Jealous Haters Since 1998!
Home | News | Reviews | Day In Rock | Photos | RockNewsWire | Singled Out | Tour Dates/Tix | Feeds

 Butch Walker: The Melody Genie
The Metro - Chicago, IL 8/3/06

by Anthony Kuzminski


She sings all the words to my hidden tracks

From my heart of a record, far as I can tell

Sounds like heaven and feels good as hell

Inside the walls of the legendary Metro club in Chicago, the temperature is well over 100 degrees and can be best demonstrated by the sweaty soaked-to-the-skin fans and the saturated walls drenched with condensation. Halos of light emanated from the stage as the band members took their places before their leader, Butch Walker, unleashed a blissful jet wailing riff sending the near sold out club into a frenzy. Two years ago, Butch Walker was merely a name, today he's one of a handful of artists I watch with a careful eye. His talents are infinite, wide and vastly underappreciated. As lethal as he may be as a hired gun producing records for everyone imaginable (Pink, Avril Lavigne, Bowling For Soup, American Hi-Fi, Puffi-Yumi, Pete Yorn, Hot Hot Heat, All American Rejects and SR-71) it's his own songs which resonate strongest with me, not just for their sprawling production but because of the intense emotion with which they're performed. 

I've seen Walker's audience triple in Chicago over the last twenty-four months however, despite the catchiness of his records, live is where it's at. When I first heard "The Rise and Fall of Butch Walker and the Let's Go Out Tonites!" it didn't resonate with me. There are usually two types of albums; those that mature over time and those that collect dust on your shelf. It's still too early for me to give you a final verdict; however I'm feeling this one has legs. Despite my reservations, I told myself I would wait and see how it sounded live.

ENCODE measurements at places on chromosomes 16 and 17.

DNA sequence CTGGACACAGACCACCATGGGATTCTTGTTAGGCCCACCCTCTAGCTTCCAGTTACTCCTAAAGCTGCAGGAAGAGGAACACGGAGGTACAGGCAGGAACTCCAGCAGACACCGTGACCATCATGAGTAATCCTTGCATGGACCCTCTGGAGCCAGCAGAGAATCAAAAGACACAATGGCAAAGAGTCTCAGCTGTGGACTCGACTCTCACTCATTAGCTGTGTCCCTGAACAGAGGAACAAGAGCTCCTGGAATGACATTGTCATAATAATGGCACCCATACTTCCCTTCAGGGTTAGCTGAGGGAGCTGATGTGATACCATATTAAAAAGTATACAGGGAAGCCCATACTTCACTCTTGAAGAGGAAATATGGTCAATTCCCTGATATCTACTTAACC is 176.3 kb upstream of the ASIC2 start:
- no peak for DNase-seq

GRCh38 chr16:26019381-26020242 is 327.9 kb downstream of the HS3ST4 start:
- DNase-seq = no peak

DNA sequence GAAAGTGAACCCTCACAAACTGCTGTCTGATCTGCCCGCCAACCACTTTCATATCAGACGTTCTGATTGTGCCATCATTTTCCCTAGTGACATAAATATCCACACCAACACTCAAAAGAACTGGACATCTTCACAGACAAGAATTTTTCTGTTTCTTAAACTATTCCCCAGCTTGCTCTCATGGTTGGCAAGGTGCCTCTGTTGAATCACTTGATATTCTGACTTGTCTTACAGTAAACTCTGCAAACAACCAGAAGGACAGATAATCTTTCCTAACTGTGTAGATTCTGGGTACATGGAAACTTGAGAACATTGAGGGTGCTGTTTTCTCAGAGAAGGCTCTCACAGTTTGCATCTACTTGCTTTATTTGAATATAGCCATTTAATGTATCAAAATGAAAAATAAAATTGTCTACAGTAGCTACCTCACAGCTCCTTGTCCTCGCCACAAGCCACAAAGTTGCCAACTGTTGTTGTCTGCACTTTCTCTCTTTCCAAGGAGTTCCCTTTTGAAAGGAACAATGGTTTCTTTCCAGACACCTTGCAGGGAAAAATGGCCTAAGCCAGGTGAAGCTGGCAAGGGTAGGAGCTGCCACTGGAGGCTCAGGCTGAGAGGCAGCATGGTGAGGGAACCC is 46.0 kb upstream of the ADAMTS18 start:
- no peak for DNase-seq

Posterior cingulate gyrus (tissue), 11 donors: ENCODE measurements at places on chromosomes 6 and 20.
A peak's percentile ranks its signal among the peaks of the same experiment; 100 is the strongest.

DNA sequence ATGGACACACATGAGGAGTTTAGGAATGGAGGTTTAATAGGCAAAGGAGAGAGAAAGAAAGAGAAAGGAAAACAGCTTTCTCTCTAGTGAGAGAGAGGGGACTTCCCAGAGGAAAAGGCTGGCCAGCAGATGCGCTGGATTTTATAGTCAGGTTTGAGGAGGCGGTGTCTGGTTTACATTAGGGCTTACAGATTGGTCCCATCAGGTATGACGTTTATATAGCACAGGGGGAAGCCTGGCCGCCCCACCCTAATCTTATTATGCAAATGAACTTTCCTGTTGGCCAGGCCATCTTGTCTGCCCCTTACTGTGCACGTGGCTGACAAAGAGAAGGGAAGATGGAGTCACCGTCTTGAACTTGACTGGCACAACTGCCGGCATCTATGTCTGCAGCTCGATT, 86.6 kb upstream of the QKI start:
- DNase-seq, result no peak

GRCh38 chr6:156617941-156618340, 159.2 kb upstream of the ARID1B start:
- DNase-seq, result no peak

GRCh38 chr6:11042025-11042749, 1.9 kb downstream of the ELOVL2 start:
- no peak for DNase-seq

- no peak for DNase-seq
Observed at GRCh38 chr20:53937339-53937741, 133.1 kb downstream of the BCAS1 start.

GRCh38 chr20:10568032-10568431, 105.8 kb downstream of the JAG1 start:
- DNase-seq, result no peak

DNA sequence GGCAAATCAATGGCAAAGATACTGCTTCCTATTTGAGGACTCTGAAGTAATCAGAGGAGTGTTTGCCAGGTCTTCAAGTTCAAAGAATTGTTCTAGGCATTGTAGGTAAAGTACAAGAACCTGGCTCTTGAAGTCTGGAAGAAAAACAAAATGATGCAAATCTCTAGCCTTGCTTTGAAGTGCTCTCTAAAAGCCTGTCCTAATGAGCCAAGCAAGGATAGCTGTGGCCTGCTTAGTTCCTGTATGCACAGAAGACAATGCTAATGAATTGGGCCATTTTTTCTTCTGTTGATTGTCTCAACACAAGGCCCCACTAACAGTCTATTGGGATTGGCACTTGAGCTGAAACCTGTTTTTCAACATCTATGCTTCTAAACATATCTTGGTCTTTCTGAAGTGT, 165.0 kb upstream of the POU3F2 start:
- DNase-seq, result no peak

Never one to settle into complacency, Walker's current tour is finding him trying to shake things up. Two platforms near the front of the stage have been added, which light up and are accentuated by smoke giving the small club the feel of a theater or arena. The stage was full with his four-piece band and the addition of two backing female singers (who did their best go-go dancing impersonations during "Lights Out"). When the sledgehammer riff from "Hot Girls In Good Moods" lifted off, my reservations about the album slowly began to evaporate as Walker electrified the audience with his best (according to Steve Van Zandt) Marc Bolan impersonation. If one were to judge the artist Butch Walker based solely on his albums they would only be seeing a small portion of the picture. My wife says it best, "His albums merely make you reminisce for his concerts". When Walker hits the concert stage, he's as charismatic as any front man in the business including Bono, Steven Tyler and Mick Jagger. He exudes confidence and the willingness to please his audience in any way imaginable. 

Walker's new album has character and it's not as easily digestible on a first listen as his previous efforts have been. Despite this, "Ladies & Gentlemen…The Let's Go Out Tonites", "Bethamphetamine (Pretty Pretty)", "Taste of Red" & ""Too Famous To Get Fully Dressed" are all stronger in concert with the intensity of the performance brought the swirling grooves to the forefront. I respect Walker for making albums he wants to make, which ironically sound better when performed in a live setting. For someone who has made a name for himself with a gleaming pop sound, it's under the sweaty lights where Walkers true colors shine through. Today's artists have a hard time building a fan base to consistently tour because their albums are so over polished that when they hit the concert stage, they fall on their faces. While his efforts to spice up his stage show are honorable, the truth is he doesn't need it. His fans love him fanatically and will follow him to the ends of the Earth. As long as he continually gives 110% at every show, he could be performing in a bathroom stall and people will fork over their money to see him.